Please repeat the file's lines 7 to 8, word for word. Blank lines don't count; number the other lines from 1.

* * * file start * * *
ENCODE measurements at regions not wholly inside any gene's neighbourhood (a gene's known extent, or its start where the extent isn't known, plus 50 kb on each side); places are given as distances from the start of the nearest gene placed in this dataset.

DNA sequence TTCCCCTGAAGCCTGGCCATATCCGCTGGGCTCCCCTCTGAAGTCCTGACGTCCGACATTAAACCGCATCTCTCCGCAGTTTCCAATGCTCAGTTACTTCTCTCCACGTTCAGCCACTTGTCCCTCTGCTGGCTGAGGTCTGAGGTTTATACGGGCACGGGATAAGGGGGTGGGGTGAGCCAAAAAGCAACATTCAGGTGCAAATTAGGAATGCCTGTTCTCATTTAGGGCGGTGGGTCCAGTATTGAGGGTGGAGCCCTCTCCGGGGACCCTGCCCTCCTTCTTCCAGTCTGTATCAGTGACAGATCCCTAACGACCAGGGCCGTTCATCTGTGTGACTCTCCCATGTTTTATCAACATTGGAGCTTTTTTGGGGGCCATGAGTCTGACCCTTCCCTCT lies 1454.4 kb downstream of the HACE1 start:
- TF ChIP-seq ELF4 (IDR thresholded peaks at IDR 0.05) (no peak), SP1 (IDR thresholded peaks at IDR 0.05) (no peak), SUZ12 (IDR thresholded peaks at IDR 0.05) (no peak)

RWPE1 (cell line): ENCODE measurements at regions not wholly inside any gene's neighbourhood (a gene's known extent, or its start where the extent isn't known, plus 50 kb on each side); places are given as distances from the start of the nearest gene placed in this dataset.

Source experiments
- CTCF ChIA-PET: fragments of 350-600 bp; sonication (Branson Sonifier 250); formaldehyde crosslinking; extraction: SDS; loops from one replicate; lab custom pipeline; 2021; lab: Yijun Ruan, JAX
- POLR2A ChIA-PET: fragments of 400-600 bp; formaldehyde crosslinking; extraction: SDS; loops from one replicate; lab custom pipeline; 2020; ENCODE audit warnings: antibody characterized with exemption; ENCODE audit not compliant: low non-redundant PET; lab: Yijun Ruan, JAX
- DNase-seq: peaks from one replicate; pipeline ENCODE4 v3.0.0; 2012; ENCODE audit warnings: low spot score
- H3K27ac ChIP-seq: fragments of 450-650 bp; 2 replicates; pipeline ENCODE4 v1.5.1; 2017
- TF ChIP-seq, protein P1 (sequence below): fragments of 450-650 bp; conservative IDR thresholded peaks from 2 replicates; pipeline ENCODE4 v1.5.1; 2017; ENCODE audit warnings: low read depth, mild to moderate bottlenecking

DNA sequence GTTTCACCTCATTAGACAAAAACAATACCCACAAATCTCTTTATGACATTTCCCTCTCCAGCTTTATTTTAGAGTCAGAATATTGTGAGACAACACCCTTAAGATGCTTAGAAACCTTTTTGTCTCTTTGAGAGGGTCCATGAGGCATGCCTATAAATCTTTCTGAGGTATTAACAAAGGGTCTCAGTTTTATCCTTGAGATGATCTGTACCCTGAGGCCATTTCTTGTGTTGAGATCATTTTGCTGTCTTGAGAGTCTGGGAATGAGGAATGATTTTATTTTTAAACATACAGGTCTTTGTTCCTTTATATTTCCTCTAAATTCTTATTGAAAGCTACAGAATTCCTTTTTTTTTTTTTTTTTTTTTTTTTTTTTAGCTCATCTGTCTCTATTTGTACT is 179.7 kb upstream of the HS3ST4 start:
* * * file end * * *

- POLR2A ChIA-PET: fragments of 400-600 bp; formaldehyde crosslinking; extraction: SDS; loops from one replicate; lab custom pipeline; 2020; ENCODE audit warnings: antibody characterized with exemption; ENCODE audit not compliant: low non-redundant PET; lab: Yijun Ruan, JAX
- DNase-seq: peaks from one replicate; pipeline ENCODE4 v3.0.0; 2012; ENCODE audit warnings: low spot score